I haven't kept track, but at one point there was a USB-bootable local version of the Chumby software available for download, though apps were problematic. I don't know if it improved beyond the level of "choose your apps by putting the files in the right place and editing GUID-like values in a config file" or not.

My wife still uses her Chumby as a clock, but I was actually thinking about stealing it from her so I can use it as a simple streaming audio alarm clock - that functionality is built right in.

I've been in contact with Duane, I would be really curious as to what the international IP's were doing exactly. One of my Chumbys lived briefly on the Internet and a number of things tried to hack it but for the most part it has been reasonably safe. I did use the SSH option to go in and get a better firewall running on it.

Like you I think the Chumby is a great 'viewer' into things digital. Whether it is the time, my calendar, or whatever. My long neglected project is a Ubuntu with a DirectFB driver and the QT4 widget set. I'm going to have to see what it will take to bring that back. Robert Nelson has an excellent toolchain/process for building images for these things and ARM Linux has gotten a lot better in the last half decade.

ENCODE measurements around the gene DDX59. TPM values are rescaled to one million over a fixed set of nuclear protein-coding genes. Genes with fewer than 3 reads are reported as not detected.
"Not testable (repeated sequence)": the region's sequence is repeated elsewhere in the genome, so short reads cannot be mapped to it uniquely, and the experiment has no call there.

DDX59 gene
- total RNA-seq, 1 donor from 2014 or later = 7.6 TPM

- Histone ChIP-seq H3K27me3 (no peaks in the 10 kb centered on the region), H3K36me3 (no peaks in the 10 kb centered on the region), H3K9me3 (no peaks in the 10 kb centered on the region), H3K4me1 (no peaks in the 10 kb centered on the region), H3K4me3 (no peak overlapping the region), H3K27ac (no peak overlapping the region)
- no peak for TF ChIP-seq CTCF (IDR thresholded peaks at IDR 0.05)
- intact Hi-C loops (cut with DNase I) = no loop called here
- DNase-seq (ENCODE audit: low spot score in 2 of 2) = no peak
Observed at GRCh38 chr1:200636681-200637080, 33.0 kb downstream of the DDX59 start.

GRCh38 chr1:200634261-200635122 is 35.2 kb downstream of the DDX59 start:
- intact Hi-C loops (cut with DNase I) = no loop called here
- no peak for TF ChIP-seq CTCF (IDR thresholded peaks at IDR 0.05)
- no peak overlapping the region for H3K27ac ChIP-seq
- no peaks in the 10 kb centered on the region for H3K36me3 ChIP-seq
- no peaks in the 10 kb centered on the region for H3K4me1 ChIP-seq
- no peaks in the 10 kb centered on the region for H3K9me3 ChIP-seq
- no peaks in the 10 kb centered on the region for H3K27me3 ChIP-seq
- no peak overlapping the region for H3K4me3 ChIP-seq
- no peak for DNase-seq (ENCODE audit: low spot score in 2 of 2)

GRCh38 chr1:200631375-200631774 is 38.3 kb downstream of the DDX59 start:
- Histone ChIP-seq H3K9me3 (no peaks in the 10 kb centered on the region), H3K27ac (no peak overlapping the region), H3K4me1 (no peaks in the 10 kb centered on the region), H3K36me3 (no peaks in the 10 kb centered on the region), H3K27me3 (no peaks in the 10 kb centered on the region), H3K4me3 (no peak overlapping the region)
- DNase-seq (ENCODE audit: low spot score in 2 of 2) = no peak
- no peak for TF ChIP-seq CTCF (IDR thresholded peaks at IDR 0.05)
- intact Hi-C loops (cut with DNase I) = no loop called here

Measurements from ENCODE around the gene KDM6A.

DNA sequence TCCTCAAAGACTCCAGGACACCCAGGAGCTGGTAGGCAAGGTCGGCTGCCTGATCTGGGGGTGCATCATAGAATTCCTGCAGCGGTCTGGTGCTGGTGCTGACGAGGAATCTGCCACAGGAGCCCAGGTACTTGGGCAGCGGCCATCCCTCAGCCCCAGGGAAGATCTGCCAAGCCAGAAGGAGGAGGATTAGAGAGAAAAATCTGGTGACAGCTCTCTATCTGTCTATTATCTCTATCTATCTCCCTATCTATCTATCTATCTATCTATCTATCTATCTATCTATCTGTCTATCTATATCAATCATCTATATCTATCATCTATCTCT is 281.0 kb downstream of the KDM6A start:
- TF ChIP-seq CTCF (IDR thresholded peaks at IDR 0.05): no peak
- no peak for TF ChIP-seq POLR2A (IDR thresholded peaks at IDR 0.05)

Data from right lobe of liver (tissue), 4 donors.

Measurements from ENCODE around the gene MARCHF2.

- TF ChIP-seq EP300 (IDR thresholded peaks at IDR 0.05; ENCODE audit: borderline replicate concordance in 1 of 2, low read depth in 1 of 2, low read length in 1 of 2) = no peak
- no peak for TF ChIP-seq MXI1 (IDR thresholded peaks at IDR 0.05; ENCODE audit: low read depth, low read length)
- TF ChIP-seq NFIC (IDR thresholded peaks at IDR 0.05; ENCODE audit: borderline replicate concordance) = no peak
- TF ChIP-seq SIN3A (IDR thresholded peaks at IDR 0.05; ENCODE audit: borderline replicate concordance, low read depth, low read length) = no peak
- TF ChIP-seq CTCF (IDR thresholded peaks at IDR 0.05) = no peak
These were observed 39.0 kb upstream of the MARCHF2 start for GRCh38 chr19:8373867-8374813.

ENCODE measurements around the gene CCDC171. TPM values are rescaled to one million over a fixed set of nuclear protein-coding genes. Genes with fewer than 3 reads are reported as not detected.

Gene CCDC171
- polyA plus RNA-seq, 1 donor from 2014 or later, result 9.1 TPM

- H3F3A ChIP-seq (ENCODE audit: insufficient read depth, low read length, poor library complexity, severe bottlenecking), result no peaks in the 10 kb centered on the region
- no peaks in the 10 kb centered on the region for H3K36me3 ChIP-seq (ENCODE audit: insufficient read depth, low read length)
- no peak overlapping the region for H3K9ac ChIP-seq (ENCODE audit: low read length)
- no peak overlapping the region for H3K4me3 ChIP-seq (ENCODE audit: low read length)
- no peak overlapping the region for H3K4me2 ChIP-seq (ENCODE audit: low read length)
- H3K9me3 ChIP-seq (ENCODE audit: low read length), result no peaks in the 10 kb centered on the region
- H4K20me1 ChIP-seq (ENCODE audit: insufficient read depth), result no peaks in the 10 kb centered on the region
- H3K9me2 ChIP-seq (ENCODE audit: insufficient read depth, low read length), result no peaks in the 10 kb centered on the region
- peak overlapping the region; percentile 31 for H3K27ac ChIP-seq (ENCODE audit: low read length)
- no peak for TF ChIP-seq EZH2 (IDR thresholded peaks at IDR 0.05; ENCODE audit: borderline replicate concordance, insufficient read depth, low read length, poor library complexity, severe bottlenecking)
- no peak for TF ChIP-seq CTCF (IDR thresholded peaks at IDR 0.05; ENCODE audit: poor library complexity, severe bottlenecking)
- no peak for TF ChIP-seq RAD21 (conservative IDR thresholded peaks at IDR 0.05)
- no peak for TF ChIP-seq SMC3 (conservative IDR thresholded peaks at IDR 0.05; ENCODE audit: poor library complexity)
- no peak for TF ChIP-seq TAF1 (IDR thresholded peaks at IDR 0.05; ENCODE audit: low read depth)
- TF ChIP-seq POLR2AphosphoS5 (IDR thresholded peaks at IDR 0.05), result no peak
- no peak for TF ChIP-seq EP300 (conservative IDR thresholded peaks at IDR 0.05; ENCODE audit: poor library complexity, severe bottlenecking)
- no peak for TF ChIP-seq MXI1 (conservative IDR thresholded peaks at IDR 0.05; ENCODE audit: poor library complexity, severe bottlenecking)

When rationalizing the price for the service, you can't include server costs only. Presumably, the market for the Chumby is not expanding, because they're not sold any more. This means that if the proprietor has any hope of continuing to make an offering, they must do so at a price point that recovers their current investment (sounds like there was a significant re-write), and can justify the time and effort they will have to invest going forward. The community will likely shrink over time, not grow.

I'd say $3/month is pretty conservative. How many Chumby users are there? How many will make the leap to the paid plan? Remember that he's offering the free tier.